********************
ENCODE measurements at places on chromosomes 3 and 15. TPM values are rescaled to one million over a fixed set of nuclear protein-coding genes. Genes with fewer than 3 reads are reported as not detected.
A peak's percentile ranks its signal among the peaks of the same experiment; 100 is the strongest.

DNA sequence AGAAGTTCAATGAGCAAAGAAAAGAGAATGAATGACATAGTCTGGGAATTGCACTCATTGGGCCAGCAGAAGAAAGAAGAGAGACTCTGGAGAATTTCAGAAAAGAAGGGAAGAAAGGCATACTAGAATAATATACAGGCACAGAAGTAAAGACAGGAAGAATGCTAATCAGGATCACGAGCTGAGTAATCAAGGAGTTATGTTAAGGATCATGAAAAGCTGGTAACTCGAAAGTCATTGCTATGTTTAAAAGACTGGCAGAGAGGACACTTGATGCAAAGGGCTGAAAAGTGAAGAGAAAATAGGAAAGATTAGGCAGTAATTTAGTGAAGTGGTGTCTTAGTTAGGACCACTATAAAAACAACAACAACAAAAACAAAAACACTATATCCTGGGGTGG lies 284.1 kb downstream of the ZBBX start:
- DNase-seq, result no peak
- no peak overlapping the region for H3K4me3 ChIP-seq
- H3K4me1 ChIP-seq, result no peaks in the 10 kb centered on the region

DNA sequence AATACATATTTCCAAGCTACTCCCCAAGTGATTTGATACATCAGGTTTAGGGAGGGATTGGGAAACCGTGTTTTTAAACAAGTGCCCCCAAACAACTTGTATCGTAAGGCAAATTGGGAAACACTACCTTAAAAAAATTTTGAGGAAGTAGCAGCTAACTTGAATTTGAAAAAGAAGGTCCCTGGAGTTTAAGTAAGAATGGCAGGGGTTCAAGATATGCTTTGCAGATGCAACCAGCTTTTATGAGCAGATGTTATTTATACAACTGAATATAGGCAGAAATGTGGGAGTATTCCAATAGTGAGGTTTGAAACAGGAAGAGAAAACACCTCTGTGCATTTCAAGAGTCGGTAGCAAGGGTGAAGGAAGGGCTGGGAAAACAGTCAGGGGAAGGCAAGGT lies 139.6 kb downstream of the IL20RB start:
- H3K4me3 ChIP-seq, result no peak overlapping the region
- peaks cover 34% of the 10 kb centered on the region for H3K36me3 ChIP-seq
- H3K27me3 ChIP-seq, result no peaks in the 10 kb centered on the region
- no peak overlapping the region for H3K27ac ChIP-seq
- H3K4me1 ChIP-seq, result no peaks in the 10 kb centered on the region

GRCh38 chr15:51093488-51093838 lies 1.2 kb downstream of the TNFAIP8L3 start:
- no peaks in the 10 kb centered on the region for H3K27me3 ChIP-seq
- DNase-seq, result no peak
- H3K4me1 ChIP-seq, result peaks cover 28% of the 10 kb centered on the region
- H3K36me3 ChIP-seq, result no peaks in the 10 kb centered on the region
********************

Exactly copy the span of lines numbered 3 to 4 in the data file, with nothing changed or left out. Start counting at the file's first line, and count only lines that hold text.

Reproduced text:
DNA sequence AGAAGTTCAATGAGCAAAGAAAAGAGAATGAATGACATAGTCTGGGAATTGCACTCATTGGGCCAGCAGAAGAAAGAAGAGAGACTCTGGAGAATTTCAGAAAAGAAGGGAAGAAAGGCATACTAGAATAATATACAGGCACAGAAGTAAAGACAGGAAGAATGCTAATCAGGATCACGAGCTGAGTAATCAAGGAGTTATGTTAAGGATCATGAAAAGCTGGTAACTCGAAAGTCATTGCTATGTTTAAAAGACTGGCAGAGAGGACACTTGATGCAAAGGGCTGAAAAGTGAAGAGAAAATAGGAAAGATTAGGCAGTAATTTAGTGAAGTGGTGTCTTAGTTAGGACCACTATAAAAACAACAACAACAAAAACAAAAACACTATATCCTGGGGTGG lies 284.1 kb downstream of the ZBBX start:
- DNase-seq, result no peak